In both children with and without eczema, researchers found a positive association between exposure to aluminum in vaccines and the risk of developing asthma. The risk was higher for children with eczema.
This association remained when researchers accounted for other factors such as sex, race, ethnicity, food allergies, and number of healthcare visits. However, in some of the other analyses that the researchers did, the association was no longer present.
The study was published Sept. 27 in the journal Academic Pediatrics.
Dr. James Gern, a professor of pediatrics and vice chair of research in the School of Medicine and Public Health at the University of Wisconsin-Madison, said that one of the strengths of the study is that it included a large number of children. Gern was not involved in the new study.
However, he said because this was a retrospective study — looking back at medical visits that have already happened — it can raise questions, but can’t provide definitive answers.
One reason for this is that in this kind of observational study, it is impossible to rule out all “confounders,” said Gandhi.
These are factors — unrelated to aluminum in vaccines — that can increase or decrease a child’s risk of developing asthma.
For example, “aluminum is also found in dietary and other sources,” said Gandhi, such as breast milk, formula, and solid foods.
The authors of the new study did not have data on children’s dietary aluminum exposures. But some research suggests that “little to none of ingested aluminum appears to be absorbed,” so the absence of this data may not have impacted the results of the new study.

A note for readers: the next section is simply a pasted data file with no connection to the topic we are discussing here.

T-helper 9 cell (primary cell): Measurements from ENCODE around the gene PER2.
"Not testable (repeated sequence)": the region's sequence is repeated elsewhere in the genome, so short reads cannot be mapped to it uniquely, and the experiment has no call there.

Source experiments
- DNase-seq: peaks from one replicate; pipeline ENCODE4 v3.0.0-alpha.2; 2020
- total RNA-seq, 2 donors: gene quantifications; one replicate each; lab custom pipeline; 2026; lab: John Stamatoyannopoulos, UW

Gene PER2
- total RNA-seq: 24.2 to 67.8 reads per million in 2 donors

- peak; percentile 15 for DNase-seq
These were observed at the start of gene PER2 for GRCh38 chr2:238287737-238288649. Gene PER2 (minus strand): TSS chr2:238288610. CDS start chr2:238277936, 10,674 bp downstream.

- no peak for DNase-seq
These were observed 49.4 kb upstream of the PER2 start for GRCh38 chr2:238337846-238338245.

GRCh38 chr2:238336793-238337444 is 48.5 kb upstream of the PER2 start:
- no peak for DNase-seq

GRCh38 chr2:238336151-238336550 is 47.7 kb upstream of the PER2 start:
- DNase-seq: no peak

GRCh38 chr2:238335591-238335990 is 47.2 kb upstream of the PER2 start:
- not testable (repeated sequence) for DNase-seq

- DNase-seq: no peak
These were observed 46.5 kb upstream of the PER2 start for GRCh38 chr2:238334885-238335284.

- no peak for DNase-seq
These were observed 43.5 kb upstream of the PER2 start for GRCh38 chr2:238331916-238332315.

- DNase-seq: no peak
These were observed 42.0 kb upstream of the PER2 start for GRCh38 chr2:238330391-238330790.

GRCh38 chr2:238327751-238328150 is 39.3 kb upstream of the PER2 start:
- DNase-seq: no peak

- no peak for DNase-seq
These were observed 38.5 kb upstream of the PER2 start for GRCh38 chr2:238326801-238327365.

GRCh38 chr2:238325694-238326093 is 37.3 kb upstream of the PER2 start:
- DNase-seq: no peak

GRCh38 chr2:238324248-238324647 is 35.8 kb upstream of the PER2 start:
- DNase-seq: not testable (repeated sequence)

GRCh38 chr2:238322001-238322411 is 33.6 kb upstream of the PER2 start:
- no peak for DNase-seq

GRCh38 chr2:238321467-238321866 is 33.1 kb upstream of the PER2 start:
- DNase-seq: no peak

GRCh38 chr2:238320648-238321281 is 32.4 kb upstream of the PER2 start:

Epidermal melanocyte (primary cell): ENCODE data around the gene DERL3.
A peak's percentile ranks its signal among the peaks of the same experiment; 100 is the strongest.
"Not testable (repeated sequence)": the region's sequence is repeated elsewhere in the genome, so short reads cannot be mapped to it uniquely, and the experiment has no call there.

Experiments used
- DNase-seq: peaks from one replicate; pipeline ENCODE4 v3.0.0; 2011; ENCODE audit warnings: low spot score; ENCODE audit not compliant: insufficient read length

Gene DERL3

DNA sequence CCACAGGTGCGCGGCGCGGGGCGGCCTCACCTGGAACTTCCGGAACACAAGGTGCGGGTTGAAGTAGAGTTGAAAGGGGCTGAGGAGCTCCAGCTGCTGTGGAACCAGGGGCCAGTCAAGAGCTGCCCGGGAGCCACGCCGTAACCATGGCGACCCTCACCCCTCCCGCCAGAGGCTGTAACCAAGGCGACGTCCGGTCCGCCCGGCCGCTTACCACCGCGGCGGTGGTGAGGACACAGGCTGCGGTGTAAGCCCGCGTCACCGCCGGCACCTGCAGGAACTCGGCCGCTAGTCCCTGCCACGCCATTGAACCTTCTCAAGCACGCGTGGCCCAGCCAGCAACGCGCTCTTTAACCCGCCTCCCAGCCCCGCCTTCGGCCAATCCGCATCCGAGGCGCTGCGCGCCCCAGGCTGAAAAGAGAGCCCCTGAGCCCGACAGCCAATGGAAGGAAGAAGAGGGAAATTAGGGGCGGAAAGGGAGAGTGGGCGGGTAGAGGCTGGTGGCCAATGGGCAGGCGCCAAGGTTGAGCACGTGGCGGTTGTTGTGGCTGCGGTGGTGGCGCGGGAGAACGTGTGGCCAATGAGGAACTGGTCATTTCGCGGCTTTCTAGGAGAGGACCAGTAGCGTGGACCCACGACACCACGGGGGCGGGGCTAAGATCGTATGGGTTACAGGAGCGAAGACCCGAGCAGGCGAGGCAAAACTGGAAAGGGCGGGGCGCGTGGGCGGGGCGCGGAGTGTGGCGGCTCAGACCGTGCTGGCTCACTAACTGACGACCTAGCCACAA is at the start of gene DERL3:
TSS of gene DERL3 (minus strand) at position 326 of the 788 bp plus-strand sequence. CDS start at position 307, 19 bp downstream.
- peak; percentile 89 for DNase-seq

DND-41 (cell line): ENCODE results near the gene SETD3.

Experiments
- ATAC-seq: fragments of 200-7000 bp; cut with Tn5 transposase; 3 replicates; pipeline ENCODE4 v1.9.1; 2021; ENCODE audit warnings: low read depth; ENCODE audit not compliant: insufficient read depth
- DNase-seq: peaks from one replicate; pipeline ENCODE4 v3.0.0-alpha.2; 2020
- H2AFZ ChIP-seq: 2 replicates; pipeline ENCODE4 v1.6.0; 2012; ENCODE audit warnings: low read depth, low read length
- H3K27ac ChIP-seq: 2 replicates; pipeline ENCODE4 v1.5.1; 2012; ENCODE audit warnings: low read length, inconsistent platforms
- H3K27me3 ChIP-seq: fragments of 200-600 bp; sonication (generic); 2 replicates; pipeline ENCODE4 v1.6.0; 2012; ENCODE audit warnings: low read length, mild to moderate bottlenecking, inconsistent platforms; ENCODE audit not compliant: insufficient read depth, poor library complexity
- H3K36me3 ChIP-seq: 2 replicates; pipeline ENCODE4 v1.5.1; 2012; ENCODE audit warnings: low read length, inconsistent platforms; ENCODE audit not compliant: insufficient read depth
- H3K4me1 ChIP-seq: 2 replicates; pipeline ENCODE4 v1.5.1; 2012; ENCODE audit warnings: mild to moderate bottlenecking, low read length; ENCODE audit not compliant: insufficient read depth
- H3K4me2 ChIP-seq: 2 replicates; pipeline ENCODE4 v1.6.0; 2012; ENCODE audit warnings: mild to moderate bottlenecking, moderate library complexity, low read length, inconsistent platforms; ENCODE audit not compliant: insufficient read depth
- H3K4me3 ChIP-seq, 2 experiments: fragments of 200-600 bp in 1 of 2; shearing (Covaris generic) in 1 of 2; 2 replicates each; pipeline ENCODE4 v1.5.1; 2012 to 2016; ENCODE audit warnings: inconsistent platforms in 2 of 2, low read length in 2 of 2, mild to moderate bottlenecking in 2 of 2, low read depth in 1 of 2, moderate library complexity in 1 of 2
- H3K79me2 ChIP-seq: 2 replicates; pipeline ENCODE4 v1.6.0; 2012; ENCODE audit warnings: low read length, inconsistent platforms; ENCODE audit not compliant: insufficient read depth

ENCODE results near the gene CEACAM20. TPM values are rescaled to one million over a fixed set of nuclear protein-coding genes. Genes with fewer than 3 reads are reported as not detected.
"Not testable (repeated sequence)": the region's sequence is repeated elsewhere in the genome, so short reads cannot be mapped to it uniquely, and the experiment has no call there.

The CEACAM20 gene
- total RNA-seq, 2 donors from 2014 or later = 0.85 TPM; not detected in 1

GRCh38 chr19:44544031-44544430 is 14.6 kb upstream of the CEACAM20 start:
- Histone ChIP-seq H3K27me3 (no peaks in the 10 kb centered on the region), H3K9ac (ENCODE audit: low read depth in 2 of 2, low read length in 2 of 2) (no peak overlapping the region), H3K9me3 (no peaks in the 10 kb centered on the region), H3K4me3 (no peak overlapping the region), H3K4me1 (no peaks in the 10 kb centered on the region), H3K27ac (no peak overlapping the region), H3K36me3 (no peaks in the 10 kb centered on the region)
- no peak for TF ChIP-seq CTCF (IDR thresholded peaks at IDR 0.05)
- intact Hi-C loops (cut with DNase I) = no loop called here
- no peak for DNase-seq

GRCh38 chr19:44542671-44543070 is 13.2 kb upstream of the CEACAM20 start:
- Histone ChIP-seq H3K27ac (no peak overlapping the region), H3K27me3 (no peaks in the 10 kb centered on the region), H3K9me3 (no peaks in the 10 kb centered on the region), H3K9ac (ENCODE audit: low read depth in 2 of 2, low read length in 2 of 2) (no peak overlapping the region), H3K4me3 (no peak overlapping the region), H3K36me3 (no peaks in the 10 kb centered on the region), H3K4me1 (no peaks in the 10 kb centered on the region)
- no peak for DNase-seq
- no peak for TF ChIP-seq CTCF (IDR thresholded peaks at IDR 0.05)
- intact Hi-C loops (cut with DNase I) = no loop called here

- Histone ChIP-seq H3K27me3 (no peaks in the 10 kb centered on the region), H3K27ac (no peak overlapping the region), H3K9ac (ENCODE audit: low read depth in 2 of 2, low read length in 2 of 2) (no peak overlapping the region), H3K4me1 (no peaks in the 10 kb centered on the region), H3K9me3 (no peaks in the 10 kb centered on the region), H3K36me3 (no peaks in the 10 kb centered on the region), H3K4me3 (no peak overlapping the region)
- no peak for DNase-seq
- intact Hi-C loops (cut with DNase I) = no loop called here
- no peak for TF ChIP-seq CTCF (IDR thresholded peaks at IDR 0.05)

Other environmental factors — and genetics — can also increase a child’s risk of developing asthma.
So, “were [some children] more likely to have pets or grow up on a farm,” said Gern, “or did they have some other characteristic that protects them against asthma?”
Gern said prospective randomized clinical trials would be better able to determine whether aluminum in vaccines increases the risk of asthma.
In this type of trial, one group of children would receive vaccines with an aluminum adjuvant, while a similar group of children would receive vaccines that are aluminum-free.
In terms of what this study means for routine childhood vaccinations, he said that the findings are not strong enough to question the safety of aluminum in vaccines.
Gandhi agreed: “The association [seen in the study] is very small and did not show a ‘dose-response’ effect [among children with eczema].”
A dose-response means that higher doses of aluminum would be associated with higher rates of asthma. “This is usually needed to show causality,” said Gandhi.
In spite of the limitations of the research, Gern said the results will “stimulate additional studies to see if aluminum in vaccines has anything to do with asthma.”
“The bottom line is that vaccines are still the best way to protect children against a whole host of dangerous infectious diseases,” he said.